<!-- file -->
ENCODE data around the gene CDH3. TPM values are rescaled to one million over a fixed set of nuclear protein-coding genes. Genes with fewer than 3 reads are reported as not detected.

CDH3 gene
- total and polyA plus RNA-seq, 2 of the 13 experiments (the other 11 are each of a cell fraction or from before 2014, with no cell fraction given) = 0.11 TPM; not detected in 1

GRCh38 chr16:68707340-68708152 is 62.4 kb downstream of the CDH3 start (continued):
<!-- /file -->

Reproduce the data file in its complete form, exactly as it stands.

ENCODE data around the gene CDH3. TPM values are rescaled to one million over a fixed set of nuclear protein-coding genes. Genes with fewer than 3 reads are reported as not detected.

CDH3 gene
- total and polyA plus RNA-seq, 2 of the 13 experiments (the other 11 are each of a cell fraction or from before 2014, with no cell fraction given) = 0.11 TPM; not detected in 1

GRCh38 chr16:68707340-68708152 is 62.4 kb downstream of the CDH3 start (continued):